By Emily Mkrtichian
Armenia exists. It is the biggest little ex-Soviet state you’ve probably never heard of. And this year, it got a lifeline to the blood coursing through the veins of our consumer-driven, globalized world: a mall. Its first mall ever.
The Dalma Garden Mall opened in October of 2012. It is, in fact, nowhere near a garden. It rests on a large pool of concrete, surrounded by desolate expanses of dirt and rocks. The mall takes its name from the Dalma Gardens, a 530 hectare green space that used to exist just outside the city center of Yerevan, the republic’s capital. Since 1991 (the year of Armenia’s independence), this land had been rented out to over seven hundred residents of Yerevan so they could have a small piece of soil to grow their own vegetables, grapevines, and fruit trees. And for over ten years they did—until 2004, when by a little trick the government likes to call “redistricting,” 250 hectares were declared the new site for major city projects. Specifically, the Dalma Garden Mall. There are still over six hundred landowners protesting every week in front of the Parliament building—they swear their descendants will carry on their fight after they are gone.
The Mall itself is two stories and 45,000 square meters. The inside is a funhouse mirror of linoleum, glass, and metal, with recognizable brand names and logos—GAP, ZARA, ACCESSORIZE—plastered prominently over gaping entrance ways, every so often sucking in a bored-looking passerby. In short, it feels like America.
It was as if I had set out on a long journey to a new and foreign place, only to find that I had accidently walked in a large circle and ended up right back on my own doorstep. And that all of a sudden I realized my house was strange and ugly.
The parking lot is full of more cars then I have ever seen in one place in Armenia. Usually, 90 percent of the cars in a full parking lot here are Ladas, the most popular car produced in the Soviet Union. The Lada easily became a recognizable symbol of city life because, like many things in the Soviet Union, it never changed. From the first Lada to come off the production line in 1969 to the final one produced in 2012, not one design feature was altered—it was just ‘perfect from the beginning.’ In the Dalma Garden Mall parking lot, the Lada has been replaced by midsized cars of other models, SUVs, and the occasional minivan. Seeing this well-organized parking lot full of families unloading themselves from new, mid-to-large sized vehicles and walking together through the neat rows of other new, mid-to-large sized vehicles was disorienting.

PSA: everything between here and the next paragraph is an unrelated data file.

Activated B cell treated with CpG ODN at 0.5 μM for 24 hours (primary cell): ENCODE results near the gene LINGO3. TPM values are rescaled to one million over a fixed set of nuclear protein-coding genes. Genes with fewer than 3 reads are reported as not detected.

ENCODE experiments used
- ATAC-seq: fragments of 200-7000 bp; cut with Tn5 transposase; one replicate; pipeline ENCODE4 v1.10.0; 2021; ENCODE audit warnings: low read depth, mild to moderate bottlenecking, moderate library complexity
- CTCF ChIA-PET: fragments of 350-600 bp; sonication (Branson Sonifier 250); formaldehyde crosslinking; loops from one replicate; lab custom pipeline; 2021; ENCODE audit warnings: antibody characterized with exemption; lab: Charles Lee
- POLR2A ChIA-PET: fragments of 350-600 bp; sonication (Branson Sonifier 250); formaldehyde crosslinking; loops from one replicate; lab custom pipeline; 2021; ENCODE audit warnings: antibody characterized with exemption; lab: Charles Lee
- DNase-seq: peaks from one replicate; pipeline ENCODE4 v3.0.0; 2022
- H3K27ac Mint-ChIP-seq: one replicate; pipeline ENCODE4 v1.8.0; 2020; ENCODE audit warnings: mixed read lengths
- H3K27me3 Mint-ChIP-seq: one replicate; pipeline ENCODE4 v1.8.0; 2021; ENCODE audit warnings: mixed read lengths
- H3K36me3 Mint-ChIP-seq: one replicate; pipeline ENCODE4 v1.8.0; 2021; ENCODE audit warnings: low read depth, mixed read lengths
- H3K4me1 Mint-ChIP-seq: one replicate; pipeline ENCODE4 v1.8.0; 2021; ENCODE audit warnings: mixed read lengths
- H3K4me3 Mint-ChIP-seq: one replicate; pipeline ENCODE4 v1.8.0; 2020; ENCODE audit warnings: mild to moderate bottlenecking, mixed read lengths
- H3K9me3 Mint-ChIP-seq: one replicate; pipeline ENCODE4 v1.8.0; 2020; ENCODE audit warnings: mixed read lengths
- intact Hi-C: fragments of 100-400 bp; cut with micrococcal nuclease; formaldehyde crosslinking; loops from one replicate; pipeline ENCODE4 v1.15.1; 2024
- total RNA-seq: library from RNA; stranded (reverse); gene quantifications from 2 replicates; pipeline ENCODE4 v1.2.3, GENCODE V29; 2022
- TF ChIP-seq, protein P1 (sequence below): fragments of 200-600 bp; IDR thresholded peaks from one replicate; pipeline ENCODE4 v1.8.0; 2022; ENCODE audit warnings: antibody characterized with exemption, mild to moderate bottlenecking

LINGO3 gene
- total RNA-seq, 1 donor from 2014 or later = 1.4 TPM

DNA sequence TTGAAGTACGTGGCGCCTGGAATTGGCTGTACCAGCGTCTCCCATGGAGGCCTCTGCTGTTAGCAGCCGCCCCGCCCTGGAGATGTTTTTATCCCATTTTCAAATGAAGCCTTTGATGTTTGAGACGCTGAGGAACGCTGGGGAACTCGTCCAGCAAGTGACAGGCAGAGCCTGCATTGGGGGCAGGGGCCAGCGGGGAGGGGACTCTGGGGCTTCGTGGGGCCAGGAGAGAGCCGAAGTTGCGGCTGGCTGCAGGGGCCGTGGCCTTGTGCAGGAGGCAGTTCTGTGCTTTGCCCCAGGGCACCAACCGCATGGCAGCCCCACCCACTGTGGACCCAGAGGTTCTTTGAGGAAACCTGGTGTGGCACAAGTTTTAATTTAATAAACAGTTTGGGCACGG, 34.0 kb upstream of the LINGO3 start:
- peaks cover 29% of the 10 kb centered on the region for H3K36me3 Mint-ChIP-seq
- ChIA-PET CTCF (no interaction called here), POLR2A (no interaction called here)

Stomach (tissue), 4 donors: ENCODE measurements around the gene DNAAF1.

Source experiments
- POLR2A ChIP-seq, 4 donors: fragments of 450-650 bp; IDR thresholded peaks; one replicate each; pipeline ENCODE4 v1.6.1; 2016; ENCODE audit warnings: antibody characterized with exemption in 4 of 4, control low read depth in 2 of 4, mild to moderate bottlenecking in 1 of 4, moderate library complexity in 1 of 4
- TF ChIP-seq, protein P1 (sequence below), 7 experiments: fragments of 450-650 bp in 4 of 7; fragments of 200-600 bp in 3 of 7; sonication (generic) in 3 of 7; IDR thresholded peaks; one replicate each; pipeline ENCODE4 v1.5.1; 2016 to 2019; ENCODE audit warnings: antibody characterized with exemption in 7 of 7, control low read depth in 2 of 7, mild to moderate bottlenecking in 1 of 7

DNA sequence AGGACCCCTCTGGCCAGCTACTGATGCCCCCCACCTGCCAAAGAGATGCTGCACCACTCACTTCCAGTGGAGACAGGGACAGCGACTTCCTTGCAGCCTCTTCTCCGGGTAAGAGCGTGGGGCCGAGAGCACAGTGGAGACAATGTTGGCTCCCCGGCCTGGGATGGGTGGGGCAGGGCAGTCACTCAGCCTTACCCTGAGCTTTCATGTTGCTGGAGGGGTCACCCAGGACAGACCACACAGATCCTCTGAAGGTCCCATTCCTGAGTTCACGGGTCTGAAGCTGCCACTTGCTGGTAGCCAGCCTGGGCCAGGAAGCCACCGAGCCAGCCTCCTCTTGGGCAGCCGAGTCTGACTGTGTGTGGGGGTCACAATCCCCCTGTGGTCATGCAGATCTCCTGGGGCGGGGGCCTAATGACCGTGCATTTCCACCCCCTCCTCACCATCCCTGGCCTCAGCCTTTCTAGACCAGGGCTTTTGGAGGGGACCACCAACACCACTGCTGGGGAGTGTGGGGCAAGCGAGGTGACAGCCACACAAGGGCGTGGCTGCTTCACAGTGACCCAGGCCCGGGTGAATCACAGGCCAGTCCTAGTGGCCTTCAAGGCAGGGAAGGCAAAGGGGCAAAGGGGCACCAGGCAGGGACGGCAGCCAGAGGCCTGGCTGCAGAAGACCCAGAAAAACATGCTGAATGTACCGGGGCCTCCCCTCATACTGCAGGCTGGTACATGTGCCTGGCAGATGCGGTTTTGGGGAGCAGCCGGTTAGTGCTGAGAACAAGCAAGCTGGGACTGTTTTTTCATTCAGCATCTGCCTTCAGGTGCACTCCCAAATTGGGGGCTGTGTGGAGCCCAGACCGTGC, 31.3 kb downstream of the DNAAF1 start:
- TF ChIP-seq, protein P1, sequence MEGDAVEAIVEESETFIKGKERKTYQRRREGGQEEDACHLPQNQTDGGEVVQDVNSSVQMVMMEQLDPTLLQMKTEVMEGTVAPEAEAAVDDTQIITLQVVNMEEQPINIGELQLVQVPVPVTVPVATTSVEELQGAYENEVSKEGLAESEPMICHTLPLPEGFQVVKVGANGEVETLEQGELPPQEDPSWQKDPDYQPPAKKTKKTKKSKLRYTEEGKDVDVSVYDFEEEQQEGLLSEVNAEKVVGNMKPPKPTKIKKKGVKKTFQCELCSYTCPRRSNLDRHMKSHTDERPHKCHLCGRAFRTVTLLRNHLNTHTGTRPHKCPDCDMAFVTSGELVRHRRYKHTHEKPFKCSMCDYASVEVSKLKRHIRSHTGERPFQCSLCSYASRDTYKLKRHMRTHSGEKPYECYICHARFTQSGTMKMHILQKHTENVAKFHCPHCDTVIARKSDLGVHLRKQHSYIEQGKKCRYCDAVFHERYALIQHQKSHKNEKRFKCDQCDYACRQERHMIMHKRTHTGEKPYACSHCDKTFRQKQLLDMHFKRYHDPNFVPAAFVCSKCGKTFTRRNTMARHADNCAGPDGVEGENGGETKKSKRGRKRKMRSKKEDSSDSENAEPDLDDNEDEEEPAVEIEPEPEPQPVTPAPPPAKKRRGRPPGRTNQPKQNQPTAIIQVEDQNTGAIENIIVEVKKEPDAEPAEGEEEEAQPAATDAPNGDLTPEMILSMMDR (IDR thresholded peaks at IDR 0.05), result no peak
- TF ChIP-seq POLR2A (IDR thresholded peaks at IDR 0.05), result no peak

I took my first trip to the mall via my favorite form of public transportation in Armenia: the marshutka. Essentially Yerevan’s version of a bus, a marshutka is a numbered passenger van that travels a specific route around the city every day. A marshutka can comfortably fit twelve to fourteen people… and can uncomfortably fit anywhere from fifteen to forty. They have their own social cues and etiquette; for example, a woman should not sit in the front of the marshutka with the driver, but if a woman finds herself in the back of a marshutka with no place to sit, it is expected that any man under the age of sixty-five will give up his seat. If, once that woman sits down, another man over the age of sixty-five shakily enters the vehicle, this woman will in turn stand up and demand that he sit. Such is the logic of the marshutka.
As I emerged from the van into the blinding light of the mall’s parking lot, I blinked in confusion. It was as if I had set out on a long journey to a new and foreign place, only to find that I had accidently walked in a large circle and ended up right back on my own doorstep. And that all of a sudden I realized my house was strange and ugly.
The mall was financed by Retail Group Armenia, an offshoot of Alhokair Fashion Retail. Alhokair is a corporation from the Kingdom of Saudi Arabia that has been blazing a retail franchise trail through MENA and CIS countries since the early 1990’s. Their record is unmatched—they have brought Steve Madden and Aldo to Kazakhstan, Gap and Accessorize to Egypt, US Polo to Jordan, Zara to Georgia, and now, the Dalma Garden Mall to Armenia.
This question of whether or not I deserve that new crème button-up blouse from Zara, isn’t this a middle-class question?